By Ming Tan
- Feature and amenity laden
- Smooth design aesthetics
- Peppy 2.4L 4 cylinder motor
- Sporty handling suspension
- A few oddly placed function buttons
- Narrow trunk pass through
- Awkward blind spots
- Light steering feel
Just what is an “average” sedan? This is an interesting question in a world dominated by Honda, Toyota, Ford, and Chevrolet. Is average boring? Is it plainly functional? Or should even an average car stimulate your senses and make you want to take a detour just to spend a little more time in it?
The marketing hype surrounding Kia’s new Optima, which culminated in an eye-popping Super Bowl commercial involving alien abduction and Mayan sacrifice, has absolutely peaked my interest. Having owned both Hondas and Toyotas in the past, I know what an average sedan feels like. I want to feel something different. Not often do thoughts of mid-sized sedans evoke passion and verve, but why shouldn’t they?
Our test car featured Kia’s own 2.4 liter Gas Direct Injection (GDI) four cylinder engine. At first glance, the Optima’s dimensions are on the larger side of the mid-size category and would seem to be more suited to a V6. But powered by this smooth motor, the car exhibited plenty of scoot for its relative heft. Coupled to a six speed automatic Sportmatic transmission, the Optima has a nice amount of pep. Pickup is strong and shifts are smooth and predictable. During both highway commutes and simple city driving, the car was never in need of more power. It managed itself well around town and cruised quietly on the highway. Given the increasing fuel prices, it was also nice to see the Optima achieve a very respectable 28 miles to the gallon over a mix of both city and highway driving.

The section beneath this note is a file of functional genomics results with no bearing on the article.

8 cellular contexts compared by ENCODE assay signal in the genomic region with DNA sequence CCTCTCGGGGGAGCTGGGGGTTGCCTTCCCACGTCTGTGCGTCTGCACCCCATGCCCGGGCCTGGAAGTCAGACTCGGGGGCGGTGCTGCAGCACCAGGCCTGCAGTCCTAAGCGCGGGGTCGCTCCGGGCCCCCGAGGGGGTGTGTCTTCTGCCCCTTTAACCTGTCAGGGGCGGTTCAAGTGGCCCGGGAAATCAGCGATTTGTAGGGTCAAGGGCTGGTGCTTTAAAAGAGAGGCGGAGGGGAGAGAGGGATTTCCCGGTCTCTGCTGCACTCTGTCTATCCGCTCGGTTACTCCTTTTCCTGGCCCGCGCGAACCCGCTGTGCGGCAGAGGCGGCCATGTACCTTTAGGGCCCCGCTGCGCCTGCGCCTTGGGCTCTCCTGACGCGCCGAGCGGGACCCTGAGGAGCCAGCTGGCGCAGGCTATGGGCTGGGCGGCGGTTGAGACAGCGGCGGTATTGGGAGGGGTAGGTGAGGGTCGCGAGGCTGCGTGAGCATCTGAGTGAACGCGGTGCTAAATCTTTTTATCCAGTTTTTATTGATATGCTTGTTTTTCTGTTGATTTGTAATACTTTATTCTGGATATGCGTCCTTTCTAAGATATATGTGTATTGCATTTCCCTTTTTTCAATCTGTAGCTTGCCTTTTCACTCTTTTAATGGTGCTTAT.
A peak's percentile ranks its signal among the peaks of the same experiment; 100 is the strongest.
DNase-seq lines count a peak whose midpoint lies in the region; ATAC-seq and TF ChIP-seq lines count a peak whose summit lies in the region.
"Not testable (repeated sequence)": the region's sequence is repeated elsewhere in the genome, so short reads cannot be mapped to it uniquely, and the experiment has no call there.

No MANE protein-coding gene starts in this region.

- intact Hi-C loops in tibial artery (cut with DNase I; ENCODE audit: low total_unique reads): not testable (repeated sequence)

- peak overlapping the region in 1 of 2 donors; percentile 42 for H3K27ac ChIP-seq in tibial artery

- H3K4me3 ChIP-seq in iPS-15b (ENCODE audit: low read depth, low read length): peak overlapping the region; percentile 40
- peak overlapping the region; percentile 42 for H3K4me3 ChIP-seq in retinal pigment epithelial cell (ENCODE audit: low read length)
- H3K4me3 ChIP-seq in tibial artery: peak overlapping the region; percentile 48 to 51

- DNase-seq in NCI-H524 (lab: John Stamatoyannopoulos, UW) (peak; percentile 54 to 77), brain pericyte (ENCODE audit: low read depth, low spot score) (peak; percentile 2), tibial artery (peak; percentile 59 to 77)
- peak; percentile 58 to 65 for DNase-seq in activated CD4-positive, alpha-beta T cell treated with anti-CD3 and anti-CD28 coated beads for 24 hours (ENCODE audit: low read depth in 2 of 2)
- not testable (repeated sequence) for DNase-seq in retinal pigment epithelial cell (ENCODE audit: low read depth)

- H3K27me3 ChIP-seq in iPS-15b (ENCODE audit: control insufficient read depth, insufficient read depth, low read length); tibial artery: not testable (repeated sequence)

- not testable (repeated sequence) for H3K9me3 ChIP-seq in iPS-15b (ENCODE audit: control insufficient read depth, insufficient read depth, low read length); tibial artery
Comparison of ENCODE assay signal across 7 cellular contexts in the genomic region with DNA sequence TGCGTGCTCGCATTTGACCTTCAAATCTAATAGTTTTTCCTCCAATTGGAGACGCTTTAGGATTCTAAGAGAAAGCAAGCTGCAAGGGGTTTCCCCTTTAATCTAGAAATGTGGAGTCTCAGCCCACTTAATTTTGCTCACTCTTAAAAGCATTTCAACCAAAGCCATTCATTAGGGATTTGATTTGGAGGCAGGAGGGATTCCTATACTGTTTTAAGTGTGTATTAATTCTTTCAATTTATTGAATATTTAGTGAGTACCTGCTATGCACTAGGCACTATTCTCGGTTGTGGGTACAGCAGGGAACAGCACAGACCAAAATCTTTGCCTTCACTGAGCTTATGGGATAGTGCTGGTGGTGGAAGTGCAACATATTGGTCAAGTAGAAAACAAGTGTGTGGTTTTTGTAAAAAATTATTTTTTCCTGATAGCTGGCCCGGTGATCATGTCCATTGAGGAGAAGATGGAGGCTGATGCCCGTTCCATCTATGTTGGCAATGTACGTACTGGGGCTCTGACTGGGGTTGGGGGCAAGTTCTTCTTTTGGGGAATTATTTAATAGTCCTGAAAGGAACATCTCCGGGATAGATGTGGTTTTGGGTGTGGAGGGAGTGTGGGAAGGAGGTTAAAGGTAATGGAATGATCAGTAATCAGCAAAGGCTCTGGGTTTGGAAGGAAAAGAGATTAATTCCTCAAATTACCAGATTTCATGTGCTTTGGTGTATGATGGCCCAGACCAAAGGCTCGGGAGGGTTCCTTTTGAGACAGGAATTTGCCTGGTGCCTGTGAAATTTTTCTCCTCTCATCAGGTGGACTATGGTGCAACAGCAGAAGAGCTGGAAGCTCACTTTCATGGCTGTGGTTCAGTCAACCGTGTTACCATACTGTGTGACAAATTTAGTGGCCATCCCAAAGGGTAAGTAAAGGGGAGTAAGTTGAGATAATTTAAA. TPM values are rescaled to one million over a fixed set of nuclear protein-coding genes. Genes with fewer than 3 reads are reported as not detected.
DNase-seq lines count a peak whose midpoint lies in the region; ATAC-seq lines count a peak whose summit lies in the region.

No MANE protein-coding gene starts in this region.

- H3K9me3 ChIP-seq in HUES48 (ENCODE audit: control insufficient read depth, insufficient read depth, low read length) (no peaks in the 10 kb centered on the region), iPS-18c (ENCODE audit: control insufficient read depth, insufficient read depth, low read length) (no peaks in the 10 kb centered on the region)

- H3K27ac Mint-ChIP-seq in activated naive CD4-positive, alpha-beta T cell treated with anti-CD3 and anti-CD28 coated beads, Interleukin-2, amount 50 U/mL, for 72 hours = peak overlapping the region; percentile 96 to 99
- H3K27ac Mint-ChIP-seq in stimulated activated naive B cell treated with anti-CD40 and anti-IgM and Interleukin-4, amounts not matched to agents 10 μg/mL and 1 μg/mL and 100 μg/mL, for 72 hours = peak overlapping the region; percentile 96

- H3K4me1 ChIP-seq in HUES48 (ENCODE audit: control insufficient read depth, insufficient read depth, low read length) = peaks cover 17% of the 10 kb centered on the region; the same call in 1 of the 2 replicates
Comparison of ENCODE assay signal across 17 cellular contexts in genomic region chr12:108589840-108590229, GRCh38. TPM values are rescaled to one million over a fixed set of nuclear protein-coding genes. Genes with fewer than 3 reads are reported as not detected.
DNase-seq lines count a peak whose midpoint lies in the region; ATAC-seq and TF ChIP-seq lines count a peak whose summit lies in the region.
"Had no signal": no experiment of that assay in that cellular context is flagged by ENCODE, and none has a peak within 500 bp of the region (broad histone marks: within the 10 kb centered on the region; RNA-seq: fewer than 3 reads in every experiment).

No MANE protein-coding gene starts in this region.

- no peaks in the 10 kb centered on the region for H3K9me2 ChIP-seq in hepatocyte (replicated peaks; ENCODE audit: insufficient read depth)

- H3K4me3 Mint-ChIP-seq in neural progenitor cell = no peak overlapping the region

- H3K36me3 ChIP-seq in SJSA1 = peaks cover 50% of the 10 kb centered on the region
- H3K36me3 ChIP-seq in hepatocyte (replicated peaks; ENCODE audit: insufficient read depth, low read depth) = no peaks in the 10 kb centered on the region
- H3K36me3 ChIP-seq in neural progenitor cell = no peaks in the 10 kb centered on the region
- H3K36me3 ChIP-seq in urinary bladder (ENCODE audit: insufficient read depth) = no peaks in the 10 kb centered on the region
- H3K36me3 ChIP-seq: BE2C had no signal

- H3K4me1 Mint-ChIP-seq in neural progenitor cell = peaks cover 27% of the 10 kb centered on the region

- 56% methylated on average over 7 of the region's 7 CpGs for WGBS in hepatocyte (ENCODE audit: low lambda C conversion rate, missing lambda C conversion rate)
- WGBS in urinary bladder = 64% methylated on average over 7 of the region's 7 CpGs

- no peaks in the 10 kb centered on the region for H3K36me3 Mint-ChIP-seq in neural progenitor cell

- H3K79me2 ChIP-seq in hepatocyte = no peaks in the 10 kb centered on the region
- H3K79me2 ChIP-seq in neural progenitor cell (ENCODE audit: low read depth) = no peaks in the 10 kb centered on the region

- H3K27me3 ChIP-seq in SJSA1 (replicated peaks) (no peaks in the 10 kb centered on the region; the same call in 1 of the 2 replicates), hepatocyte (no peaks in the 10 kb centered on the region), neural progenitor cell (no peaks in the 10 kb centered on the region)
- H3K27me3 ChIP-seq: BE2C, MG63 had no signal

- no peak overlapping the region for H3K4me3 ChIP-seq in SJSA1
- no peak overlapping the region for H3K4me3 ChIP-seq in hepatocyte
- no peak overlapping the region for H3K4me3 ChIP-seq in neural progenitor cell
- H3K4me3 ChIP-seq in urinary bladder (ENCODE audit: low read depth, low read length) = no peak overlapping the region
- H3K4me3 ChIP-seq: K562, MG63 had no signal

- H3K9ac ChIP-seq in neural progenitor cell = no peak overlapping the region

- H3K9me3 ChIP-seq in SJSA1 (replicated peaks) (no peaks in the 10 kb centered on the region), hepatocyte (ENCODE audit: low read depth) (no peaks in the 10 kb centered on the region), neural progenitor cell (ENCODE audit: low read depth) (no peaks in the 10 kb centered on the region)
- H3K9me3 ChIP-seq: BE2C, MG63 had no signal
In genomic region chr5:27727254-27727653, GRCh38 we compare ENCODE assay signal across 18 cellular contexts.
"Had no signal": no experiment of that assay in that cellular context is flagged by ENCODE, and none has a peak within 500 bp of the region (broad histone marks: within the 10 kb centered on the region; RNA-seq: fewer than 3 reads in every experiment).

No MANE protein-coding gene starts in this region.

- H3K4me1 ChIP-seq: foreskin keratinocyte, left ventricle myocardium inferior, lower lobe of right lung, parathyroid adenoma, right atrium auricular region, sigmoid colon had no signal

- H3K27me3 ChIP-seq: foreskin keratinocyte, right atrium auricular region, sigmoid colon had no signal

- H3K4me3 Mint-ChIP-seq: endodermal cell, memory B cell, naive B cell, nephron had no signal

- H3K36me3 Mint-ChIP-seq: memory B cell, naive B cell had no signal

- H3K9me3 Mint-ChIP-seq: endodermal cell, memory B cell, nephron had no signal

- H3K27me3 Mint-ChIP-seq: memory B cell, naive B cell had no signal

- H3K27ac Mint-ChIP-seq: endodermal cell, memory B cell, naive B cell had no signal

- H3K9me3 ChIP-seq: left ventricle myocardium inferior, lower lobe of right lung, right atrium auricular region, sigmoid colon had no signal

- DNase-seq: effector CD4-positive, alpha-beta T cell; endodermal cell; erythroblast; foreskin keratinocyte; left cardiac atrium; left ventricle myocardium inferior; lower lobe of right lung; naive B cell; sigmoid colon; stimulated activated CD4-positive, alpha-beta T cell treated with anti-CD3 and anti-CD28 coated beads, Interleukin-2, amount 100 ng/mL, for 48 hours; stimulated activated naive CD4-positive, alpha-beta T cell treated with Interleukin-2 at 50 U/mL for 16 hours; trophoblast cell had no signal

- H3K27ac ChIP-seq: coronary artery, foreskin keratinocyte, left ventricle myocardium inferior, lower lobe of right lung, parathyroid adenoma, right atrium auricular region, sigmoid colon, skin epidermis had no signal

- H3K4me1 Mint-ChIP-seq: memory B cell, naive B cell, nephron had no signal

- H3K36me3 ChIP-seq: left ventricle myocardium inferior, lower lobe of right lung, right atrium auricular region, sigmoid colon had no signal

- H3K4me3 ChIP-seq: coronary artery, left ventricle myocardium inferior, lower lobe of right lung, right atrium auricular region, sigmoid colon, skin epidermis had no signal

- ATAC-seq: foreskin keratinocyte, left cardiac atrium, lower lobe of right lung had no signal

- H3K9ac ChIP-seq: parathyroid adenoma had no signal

The Sportmatic transmission has both a normal fully automatic mode as well as a “manual” option. This is not an electronic twin clutch system, but it allows you to manually control when the shifts occur. It was missing steering column mounted paddle shifters, but manual shifts can be made at the shift lever itself. ABS is a common feature in today’s cars, but it shouldn’t be ignored. The Optima had no problem handling panic stops. While I didn’t have the opportunity to drive any extended descents, no fade was noticeable over the few limited on-road brake tests that I made.
The suspension is quite sporty and a bit firmer than I expected, but I actually like the slightly more taught ride. While it makes handling curves and twisty roads more enjoyable, most buyers might expect a slightly smoother ride. Expansion joints and larger potholes are felt with a bit more of a jolt, but windy zig-zagging was definitely more fun. Steering is a little light for my preference, but the overall weight of the car helps impart a good sense of stability. Otherwise, the ride is comfortable and retains a more playful, sporty feel.
Interior Comfort and Ergonomics
I was pleasantly surprised the moment I dove into the numerous features and amenities available in the Optima. Bluetooth wireless, an intuitive satellite navigation system, heated and cooled seats, dual glass roof, a cooled glove box, and the eight way power adjustable driver and four way power adjustable passenger seats are just a few of the luxury amenities on this car. In fact this car is loaded with many of the same features that made Lexus famous for their impeccable interiors.
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